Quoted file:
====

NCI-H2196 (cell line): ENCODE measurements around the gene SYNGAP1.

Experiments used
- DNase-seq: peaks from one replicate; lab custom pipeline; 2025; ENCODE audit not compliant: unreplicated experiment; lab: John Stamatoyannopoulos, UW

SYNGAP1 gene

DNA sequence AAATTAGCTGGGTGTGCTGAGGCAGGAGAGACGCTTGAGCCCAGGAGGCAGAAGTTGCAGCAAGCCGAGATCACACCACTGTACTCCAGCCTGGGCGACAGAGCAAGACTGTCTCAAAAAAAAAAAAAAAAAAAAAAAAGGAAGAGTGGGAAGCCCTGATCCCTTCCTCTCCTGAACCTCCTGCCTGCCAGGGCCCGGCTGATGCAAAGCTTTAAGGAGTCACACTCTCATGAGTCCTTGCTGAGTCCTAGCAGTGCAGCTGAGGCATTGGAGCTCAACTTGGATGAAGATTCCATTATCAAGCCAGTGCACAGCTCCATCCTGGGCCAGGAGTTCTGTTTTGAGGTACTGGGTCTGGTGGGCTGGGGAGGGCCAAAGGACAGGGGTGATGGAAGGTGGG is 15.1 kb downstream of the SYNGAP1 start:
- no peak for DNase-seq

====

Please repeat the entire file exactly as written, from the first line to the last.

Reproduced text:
NCI-H2196 (cell line): ENCODE measurements around the gene SYNGAP1.

Experiments used
- DNase-seq: peaks from one replicate; lab custom pipeline; 2025; ENCODE audit not compliant: unreplicated experiment; lab: John Stamatoyannopoulos, UW

SYNGAP1 gene

DNA sequence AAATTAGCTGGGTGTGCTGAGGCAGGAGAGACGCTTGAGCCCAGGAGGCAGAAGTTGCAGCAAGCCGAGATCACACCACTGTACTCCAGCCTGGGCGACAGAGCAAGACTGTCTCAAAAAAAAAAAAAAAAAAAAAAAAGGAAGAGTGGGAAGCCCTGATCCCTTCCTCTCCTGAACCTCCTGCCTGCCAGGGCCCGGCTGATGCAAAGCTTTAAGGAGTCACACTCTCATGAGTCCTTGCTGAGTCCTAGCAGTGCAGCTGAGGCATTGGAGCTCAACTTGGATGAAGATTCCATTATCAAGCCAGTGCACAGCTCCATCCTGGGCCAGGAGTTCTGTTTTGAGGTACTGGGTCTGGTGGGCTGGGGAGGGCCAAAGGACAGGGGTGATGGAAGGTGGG is 15.1 kb downstream of the SYNGAP1 start:
- no peak for DNase-seq